EXC 2060 B3-11 - Contract law between legistics and canonistics

in Process
Funding Source
DFG - Cluster of Excellence
Project Number
EXC 2060/1
  • Description

    The project is exploring how and for what purposes discourses from the Middle Ages to the present have invoked aequitas. This question naturally links legal scholars, philosophers, and theologians, for example, when extra-legal authorities are called upon in decision-making. Thus, the doctrine of equality of Nicomachean ethics (epikie) is just as important as the later Christian notion of aequitas. But the phenomenon is also of general historical interest. If legal, theological, and political disputes cannot in principle be separated from their social context, then this is especially true where they are based explicitly on religious beliefs or ethical sensibilities. Nonetheless, previous research on this question has remained largely within disciplines, concentrating as it has, for example, on the aequitas canonica in canon law or on the contrast between ius aequum and ius strictum in secular law.

    The first part of the project is dissolving the existing boundaries and using a historical-comparative approach to focus on the use of aequitas as a topos of legitimation. In a dialogue between legal scholars, theologians, philosophers, and historians, the aim is to work out the function that argumentation based on aequitas has assumed since the flourishing of legistics and canonistics in the Middle Ages up to the present. From this basis, the project will then determine how far and with what justification aequitas has been a gateway for which external values, and what has determined the criteria for allowing the invocation of aequitas.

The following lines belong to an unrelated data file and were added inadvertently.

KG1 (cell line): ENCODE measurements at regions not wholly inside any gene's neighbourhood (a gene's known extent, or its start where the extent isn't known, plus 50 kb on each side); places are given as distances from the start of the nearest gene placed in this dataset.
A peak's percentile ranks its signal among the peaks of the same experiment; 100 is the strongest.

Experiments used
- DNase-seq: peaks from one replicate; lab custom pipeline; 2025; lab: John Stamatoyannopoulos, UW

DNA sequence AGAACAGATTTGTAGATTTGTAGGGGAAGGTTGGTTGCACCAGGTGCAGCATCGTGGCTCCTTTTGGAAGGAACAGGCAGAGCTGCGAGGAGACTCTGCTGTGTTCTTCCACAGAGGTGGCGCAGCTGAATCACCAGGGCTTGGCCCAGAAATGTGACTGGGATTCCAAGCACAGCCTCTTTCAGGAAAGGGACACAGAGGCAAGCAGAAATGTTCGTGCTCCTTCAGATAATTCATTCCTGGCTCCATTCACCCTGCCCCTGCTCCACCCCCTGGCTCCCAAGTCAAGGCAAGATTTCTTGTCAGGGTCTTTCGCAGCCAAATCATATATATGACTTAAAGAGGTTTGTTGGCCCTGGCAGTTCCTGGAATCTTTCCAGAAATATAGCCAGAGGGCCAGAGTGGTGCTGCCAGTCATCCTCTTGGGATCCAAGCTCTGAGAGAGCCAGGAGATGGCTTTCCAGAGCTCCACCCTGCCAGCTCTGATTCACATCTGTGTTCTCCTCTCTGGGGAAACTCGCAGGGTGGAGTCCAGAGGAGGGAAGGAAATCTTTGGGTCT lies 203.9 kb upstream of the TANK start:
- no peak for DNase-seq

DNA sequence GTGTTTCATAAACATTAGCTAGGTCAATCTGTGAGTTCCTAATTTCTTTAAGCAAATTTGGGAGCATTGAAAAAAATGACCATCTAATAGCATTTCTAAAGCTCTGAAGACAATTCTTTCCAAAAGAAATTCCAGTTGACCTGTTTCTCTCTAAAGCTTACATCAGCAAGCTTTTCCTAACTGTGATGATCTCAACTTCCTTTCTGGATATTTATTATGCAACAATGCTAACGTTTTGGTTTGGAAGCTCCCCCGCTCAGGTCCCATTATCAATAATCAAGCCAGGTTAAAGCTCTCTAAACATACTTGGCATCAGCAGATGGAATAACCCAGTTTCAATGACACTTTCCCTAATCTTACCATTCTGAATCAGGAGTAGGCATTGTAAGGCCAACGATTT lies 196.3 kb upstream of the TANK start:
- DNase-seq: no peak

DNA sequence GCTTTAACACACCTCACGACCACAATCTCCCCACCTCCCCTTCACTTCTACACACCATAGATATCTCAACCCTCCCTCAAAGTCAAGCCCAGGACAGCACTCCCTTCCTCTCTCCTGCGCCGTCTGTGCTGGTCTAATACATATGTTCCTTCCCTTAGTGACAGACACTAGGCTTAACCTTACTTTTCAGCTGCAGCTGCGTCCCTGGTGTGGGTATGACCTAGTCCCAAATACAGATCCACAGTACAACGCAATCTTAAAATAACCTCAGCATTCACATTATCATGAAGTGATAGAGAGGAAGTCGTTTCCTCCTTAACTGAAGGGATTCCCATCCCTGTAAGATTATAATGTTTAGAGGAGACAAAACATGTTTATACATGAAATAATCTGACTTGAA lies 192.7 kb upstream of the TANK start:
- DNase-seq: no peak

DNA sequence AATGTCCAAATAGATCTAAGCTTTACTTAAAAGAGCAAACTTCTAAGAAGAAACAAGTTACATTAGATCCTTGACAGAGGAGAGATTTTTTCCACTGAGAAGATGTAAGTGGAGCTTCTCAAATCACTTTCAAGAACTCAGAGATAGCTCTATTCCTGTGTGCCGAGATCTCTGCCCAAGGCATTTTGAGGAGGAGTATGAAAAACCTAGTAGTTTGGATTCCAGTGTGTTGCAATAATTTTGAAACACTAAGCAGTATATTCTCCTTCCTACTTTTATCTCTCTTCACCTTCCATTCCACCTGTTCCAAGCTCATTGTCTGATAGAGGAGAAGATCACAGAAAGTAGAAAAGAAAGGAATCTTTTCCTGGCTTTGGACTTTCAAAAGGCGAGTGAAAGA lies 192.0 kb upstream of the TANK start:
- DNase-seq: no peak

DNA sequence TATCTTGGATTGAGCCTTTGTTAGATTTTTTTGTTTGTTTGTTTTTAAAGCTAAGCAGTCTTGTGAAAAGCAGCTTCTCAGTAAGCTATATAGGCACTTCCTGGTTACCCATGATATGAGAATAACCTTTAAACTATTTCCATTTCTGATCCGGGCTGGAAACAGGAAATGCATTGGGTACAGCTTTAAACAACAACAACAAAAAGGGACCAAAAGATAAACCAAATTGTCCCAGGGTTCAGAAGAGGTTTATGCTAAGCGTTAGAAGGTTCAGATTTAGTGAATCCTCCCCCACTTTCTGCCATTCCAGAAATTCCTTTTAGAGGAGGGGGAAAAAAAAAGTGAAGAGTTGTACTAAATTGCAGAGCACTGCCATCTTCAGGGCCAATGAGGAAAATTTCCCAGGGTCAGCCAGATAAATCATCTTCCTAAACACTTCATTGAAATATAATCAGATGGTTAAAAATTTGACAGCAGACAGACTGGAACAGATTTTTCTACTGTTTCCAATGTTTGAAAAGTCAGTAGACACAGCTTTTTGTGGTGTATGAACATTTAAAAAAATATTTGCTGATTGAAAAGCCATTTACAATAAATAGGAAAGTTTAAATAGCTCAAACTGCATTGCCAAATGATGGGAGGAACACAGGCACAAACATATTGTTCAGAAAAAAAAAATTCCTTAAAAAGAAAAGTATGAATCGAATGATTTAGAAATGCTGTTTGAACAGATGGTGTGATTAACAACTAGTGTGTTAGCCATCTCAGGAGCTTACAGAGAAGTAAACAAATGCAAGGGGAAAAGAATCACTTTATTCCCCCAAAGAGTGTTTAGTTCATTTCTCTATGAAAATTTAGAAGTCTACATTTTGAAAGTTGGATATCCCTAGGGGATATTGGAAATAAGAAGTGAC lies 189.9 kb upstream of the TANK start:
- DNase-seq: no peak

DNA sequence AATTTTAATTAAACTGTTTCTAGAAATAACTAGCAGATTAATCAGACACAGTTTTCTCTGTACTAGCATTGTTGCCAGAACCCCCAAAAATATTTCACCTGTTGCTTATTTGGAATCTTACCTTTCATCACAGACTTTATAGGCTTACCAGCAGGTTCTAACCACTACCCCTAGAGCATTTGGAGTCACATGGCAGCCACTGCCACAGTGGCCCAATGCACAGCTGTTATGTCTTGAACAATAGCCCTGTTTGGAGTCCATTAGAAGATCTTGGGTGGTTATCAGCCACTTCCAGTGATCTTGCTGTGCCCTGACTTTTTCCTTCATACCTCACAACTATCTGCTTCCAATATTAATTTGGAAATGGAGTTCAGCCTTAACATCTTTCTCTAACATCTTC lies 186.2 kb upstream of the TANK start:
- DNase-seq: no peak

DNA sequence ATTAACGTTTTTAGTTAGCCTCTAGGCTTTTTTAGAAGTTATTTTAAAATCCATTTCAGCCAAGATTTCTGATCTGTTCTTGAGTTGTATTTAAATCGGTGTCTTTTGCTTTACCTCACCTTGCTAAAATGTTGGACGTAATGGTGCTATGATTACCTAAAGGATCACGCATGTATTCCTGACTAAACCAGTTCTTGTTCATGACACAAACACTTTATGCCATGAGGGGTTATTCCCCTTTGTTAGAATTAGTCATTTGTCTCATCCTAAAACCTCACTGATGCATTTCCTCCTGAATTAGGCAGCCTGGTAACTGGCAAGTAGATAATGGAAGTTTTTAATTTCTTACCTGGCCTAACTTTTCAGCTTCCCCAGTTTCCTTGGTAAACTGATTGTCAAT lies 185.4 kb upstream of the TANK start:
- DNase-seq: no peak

In parallel to this first part of the project, the second part is exploring in an independent, in-depth study which ideas of aequitas-based argumentation guided jurisprudence at the beginning of its “renaissance” at the turn of the 11th and 12th centuries. The main aim here is to shed light on how the authority of the ancient sources was founded, and whether this authority was perhaps only consolidated gradually.

    Overall, the project aims to sharpen the view of the close entanglement of religion, law, and state decisions beyond the material phenomena that have already received much attention (for example, the doctrine of the just price).

  • Persons